As I handed my money over I felt like a kid again caught up in back to school shopping. Instead of a long list of supplies for my back to school shopping I only needed a notebook and pen. I was taking a course on writing autobiography and I had my hopes up.
I left early Monday morning in anticipation of traffic. Coffee in hand, notebook and pen tucked in my bag, I was ready. I drove through heavy Vancouver traffic, looked longingly at my favorite places to visit that line West 4th Avenue, and finally reached the massive UBC campus. What a beautiful place. I found parking and made my way over to the Writing Center. With every step I wondered, will I like this? Will I suck? Will I be in over my head? The question I didn’t dare ask was will I fall in love because, secretly, that’s what I wanted. I wanted to fall in love with this class, with writing and have my hopes answered. ‘Writing Life as Story’ was posted on the door to the classroom. I was the first to arrive and quickly chose my seat out of the ten that formed a semicircle around the instructor’s desk. Others soon followed and the room was full.
As we went around the class and introduced ourselves I grew more and more nervous. Journalists, teachers that taught English Lit, professionals… What was I doing here? Our instructor, an accomplished writer and professor, had us dive in with writing exercises. As I put pen to paper I realized it had been so long since I had done that. I’d been so used to the clicking of keys that it took me a while to orient myself to the pen in my hand. I listened to the scribbling, to soft sighs, and pages being turned. I felt helpless. I had nothing. I was to write my autobiography in five minutes and the pen just hovered over my notebook. I guess what year I was born in would be a good place to start, but what about the rest? How do I sum up my life? Do I split this in years? In childhood, adolescence, and adulthood so far? Five minutes was up and I had written three sentences. It was time to read. I panicked. I had to read this crap that I just wrote? This nothing? I was shaking when it was my turn. It took seconds to read and I was breathless by the end. I kept my head down and waited for the next person to take their turn.
Excerpts from incredible autobiographies were read…Raymond Carver and Eva Hoffman…poetry by Mary Oliver. I was swept up in words, mesmerized by the beauty of how they were strung together. I felt peaceful. Memories of my childhood flooded me. I was sitting in classrooms listening to my teachers read, hiding novels under whatever work I was supposed to be doing, coming home to my journals and writing like I was possessed, like I was a poet.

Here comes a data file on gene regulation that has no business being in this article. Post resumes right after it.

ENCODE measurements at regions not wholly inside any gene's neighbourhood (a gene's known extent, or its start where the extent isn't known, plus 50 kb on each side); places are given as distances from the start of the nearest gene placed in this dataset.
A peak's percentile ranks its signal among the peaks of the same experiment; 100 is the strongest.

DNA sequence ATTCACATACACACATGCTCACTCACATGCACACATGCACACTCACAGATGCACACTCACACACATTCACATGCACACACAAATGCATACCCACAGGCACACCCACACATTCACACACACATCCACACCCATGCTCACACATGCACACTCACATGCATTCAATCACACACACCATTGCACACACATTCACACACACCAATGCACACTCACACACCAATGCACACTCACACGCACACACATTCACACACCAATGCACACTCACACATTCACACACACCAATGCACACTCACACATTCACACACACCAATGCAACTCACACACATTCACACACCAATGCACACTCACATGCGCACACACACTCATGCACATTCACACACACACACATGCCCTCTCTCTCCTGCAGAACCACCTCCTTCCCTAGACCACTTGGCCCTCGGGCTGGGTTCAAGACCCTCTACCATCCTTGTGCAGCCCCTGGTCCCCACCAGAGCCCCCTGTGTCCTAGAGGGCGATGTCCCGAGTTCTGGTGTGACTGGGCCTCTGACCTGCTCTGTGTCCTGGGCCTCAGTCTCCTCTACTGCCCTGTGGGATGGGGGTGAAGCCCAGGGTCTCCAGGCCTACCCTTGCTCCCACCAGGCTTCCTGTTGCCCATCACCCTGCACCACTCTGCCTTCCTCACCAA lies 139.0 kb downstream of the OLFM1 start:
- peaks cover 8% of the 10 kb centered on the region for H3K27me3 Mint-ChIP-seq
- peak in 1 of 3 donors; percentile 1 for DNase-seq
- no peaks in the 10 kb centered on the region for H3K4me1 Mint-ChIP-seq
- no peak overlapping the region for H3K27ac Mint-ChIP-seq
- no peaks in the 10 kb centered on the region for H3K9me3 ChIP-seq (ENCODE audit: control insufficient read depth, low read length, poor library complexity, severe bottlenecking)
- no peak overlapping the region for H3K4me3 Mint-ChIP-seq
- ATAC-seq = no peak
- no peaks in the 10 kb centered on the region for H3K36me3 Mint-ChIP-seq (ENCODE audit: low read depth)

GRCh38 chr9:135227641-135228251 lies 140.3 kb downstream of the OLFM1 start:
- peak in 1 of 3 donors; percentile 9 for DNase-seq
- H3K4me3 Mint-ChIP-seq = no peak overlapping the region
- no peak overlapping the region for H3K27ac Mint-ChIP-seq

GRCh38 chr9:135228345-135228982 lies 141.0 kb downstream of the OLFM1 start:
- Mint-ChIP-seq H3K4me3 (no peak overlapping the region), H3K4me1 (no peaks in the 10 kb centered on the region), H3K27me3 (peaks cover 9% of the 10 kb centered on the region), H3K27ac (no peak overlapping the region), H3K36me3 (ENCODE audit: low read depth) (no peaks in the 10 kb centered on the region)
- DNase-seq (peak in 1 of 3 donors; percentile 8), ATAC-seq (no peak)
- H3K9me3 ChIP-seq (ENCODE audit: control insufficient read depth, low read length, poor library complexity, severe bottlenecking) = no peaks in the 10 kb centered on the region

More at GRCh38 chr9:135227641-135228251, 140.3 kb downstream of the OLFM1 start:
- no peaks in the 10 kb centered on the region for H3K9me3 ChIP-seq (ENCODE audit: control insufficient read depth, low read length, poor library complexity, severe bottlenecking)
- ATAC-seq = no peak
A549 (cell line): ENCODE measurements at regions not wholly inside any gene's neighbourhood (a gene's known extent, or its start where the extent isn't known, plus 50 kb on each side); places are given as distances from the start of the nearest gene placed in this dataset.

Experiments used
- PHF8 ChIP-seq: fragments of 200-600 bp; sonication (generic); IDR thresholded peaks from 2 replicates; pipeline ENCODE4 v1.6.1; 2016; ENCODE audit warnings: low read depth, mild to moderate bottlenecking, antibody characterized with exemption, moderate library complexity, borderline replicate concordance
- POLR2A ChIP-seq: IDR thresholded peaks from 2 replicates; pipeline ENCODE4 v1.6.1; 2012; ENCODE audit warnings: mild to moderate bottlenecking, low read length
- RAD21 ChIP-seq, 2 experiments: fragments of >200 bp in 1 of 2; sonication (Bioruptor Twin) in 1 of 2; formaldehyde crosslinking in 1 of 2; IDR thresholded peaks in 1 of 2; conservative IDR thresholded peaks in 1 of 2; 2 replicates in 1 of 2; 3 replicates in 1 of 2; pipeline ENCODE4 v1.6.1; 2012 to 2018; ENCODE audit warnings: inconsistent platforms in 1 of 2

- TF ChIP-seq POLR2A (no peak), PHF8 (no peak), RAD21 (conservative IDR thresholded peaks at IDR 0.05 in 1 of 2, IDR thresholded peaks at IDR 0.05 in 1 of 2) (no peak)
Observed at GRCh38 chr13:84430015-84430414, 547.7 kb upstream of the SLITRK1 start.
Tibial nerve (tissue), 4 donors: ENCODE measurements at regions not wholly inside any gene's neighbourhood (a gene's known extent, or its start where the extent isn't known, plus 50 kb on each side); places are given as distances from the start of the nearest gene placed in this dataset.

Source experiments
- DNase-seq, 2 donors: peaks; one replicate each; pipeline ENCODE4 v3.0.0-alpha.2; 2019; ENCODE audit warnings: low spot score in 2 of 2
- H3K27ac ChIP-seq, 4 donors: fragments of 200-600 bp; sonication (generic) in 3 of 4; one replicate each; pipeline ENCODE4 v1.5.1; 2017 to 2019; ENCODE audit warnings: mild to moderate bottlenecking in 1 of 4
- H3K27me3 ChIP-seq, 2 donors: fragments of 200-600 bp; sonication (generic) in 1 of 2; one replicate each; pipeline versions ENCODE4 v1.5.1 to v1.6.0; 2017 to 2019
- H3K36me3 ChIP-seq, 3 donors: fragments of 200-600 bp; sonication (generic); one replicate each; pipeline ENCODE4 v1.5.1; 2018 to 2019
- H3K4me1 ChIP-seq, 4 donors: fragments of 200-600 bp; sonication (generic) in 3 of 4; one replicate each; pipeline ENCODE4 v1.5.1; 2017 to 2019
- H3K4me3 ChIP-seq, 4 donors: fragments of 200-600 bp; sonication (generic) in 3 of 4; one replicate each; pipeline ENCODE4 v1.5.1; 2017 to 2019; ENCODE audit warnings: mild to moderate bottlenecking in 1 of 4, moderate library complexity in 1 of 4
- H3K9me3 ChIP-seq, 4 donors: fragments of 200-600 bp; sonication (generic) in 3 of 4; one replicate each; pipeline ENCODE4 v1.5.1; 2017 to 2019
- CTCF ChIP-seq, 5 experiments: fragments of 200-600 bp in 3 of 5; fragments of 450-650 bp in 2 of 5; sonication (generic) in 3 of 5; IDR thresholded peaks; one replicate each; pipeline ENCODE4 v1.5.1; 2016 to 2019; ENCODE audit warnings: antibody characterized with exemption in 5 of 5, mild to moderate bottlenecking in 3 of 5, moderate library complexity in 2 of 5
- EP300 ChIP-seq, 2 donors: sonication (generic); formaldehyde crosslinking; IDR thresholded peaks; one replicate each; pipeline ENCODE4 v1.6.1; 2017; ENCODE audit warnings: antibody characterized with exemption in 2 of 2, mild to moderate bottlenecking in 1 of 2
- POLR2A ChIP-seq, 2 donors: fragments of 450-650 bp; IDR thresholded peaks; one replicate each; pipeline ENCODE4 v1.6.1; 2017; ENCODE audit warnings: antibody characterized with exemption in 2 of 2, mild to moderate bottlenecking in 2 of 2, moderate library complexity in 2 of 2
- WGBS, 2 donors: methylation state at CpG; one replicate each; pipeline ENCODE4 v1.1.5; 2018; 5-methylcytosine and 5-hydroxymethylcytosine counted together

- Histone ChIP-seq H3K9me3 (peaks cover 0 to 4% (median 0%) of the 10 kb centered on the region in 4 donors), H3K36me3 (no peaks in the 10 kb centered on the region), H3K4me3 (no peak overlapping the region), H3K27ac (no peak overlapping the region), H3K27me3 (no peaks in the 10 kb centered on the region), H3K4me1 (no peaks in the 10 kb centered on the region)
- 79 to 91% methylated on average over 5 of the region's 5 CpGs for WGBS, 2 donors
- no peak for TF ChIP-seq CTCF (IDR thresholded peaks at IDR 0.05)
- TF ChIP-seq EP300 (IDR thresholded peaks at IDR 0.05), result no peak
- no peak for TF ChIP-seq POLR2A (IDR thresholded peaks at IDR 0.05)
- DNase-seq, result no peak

At three in the afternoon I packed up my things satisfied with the day and what I had learned, but still worried that I was in over my head.
The next day I managed to make it through the five hours of class without crying, but as soon as I entered the safety of my car the tears came uncontrolled and fast. I cried because I felt inadequate. I cried because I felt more awake and alive than I had felt in a long time.
It wasn’t a stretch to call the next few days exhilarating. I grew more confident with each exercise. Reverie, thematic conflict, story splits, and on and on it went. Each was a challenge and a mystery to unfold. What memory would make an appearance today? What words could I use to describe that pivotal event in my life? How could I make this come alive? I loved hearing the words of my classmates when they read their work. Each one in their voice with a story to tell. I felt like I had come home.
My course finished up yesterday. After five days of uninterrupted learning, introspection, and writing I fell in love, just as I secretly hoped I would.
In the Birth House by Ami McKay
This book was lent to me by my mother in law. I’m not going to give you a great, big book report on it, but I will say that I thought her writing was beautiful, rich and goes well with a cup of something hot.
Here’s an excerpt from the book:
“My house became the birth house. That’s what the women called it, knocking on the door, ripe with child, water breaking on the porch. First-time mothers full of questions, young girls in trouble, and seasoned women with a brood already at home. (I called those babies ‘toesies,’ because they were more than their mamas could count on their fingers.) They all came to the house, wailing and keening their babies into the world. I wiped the feverish necks with cool, moist cloths, spooned porridge and hot tea into their tired bodies, talked them back from outside of themselves.
Ginny, she had two…
Sadie Loomer, she had a girl here.
Precious, she had twins…twice.
Celia had six boys, but she was married to my brother Albert…Rare men always have boys.
Iris Rose, she had Wrennie…
All I ever wanted was to keep them safe.”